Congressman John Lewis chats with audience attending Nashville Public Library Award to Civil Rights Icon Congressman John Lewis on in Tennessee.

Donald Trump Cancels MLK Day Museum Visit, John Lewis Feud Simmers

Donald Trump has pulled the plug on a scheduled visit to the Smithsonian Museum of African American History and Culture for Martin Luther King Day, as his growing feud with civil rights icon and Rep. John Lewis (D-Ga.) continues to simmer.

Without offering many more details, representatives for the Republican president-elect cited “scheduling issues” for his cancellation, which came about after a week of publicly sparring with Lewis, who worked side by side and marched with King at the height of the Civil Rights Movement.

Trump added he now plans to visit the museum sometime after he has been officially sworn in as the nation’s 45th president on Jan. 20.

Trump and Lewis have spent the days leading up to his inauguration feuding about his upset win over Democratic nominee Hillary Clinton and the way it may have come about.

A 16-term congressman, the 76-year-old Lewis recently admitted he does not view Trump as a “legitimate president” given all the controversy surrounding his election stemming from Russia’s alleged meddling and manipulations.

Intelligence agencies have concluded Russia is responsible for hacking Democratic groups in the name of harming Clinton’s chances of being elected as the country’s first female president and aiding Trump’s unexpected rise.

Congressman/Civil Rights Icon John Lewis views for the first time images and his arrest record for leading a nonviolent sit-in at Nashville's segreated lunch counters, March 5, 1963. [Image by Rick Diamond/Getty Images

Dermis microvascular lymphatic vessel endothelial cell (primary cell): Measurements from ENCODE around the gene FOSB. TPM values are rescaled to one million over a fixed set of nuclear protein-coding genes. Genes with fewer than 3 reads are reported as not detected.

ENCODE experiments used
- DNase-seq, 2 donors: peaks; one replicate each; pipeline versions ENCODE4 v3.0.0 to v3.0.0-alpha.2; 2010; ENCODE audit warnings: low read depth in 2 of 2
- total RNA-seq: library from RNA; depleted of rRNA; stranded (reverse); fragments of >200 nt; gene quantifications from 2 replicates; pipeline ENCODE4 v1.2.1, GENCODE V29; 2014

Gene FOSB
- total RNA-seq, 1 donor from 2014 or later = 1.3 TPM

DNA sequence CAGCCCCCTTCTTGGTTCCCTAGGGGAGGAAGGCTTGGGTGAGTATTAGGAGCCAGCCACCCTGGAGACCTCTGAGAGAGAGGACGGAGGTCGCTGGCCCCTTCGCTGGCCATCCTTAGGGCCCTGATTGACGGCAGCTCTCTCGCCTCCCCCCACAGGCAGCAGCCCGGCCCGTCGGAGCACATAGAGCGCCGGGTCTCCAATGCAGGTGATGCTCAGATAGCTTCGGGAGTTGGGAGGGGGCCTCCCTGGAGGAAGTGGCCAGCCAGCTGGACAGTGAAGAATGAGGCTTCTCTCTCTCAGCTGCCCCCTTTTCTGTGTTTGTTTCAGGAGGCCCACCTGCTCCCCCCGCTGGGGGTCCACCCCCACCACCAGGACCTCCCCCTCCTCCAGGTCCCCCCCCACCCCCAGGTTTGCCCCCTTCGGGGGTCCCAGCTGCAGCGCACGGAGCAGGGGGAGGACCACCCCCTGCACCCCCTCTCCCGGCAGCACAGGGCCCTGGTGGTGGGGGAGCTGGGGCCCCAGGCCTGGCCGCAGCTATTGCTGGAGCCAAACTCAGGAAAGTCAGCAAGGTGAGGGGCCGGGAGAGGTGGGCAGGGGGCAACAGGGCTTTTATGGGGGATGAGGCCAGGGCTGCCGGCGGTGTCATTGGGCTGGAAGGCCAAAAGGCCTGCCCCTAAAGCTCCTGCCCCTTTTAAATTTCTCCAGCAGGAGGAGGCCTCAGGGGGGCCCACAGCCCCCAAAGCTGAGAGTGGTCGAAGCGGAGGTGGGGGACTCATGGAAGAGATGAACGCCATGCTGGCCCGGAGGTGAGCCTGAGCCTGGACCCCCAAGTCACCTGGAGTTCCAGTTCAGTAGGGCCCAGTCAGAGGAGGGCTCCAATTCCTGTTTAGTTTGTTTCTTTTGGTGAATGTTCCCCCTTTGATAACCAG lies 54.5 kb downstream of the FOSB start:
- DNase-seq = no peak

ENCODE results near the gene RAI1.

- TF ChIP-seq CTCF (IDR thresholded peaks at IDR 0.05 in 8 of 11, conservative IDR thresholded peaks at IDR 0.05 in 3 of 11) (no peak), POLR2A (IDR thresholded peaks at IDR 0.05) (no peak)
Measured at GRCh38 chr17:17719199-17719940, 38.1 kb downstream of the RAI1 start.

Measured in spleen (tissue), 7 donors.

Congressman/Civil Rights Icon John Lewis views for the first time images and his arrest record for leading a nonviolent sit-in at Nashville’s segregated lunch counters, March 5, 1963. [Image by Rick Diamond/Getty Images]

Trump responded by tweeting Lewis was all “talk, talk, talk” and no action. He added Lewis should spend more time serving his own district, which he classified as “in horrible shape and falling apart,” despite it being home to several Fortune 500 companies, an airport, and at least two universities.

Lewis, who spearheaded the legislation to found the Smithsonian, has vowed not to attend Trump’s inauguration and a growing number of other Democratic lawmakers have joined him in his boycott.

During his campaign, Trump railed that it has “never been a worse time to be a black person” in America, a contention that drew swift rebuke from politicians all the way up to the White House and President Barack Obama.

“We’ve got a museum for him to visit,” Obama said of Trump’s contentions, adding that the president-elect seemed to have “missed that whole civics lesson about slavery and Jim Crow.”

Trump has since doubled down on his criticisms, though he has seemed to try to soften his direct blows aimed at Lewis in particular.

“Congressman John Lewis should finally focus on the burning and crime infested inner-cities of the U.S.,” he tweeted. “I can use all the help I can get.”

Colleagues of Lewis have been quick to rush to his defense and condemn Trump’s harsh words as widely off base.

“He took action from marching from Selma to Montgomery,” said Donna Brazile, interim head of the Democratic National Committee. “He took action in marching toward men wielding clubs across the Pettus Bridge. They fractured his skull because of the color of his skin. But John Lewis never stopped marching for justice and equality for all people.”

While brushing Trump’s attacks aide, Lewis recounted just a small measure of the personal sacrifices he and other early civil rights leaders have made to the struggle for equality.

“Today, Donald Trump attacked me on Twitter,” he said. “He said that I’m ‘all talk’ and ‘no action. I’ve been beaten bloody, tear-gassed, fighting for what’s right for America. I’ve marched at Selma with Dr. King. Sometimes that’s what it takes to move our country in the right direction.”

President-elect Donald Trump speaks to reporters after his meeting with television personality Steve Harvey at Trump Tower in New York City. [Image by Drew Angerer/Getty Images]
President-elect Donald Trump speaks to reporters after his meeting with television personality Steve Harvey at Trump Tower in New York City. [Image by Drew Angerer/Getty Images]

Besides Lewis, other Democratic lawmakers who have announced plans to skip the inauguration include Barbara Lee, Ted Lieu, Mark Takano, Jared Hoffman, Mark DeSaulnier, Luis Gutierrez, William Lacy Clay, John Conyers, Katherine Clark, Yvette Clark, Nydia Velazquez, Jose Serrano, Raul Grijalva, Earl Blumenauer, and Kurt Schrader.

[Featured Image by Rick Diamond/Getty Images]

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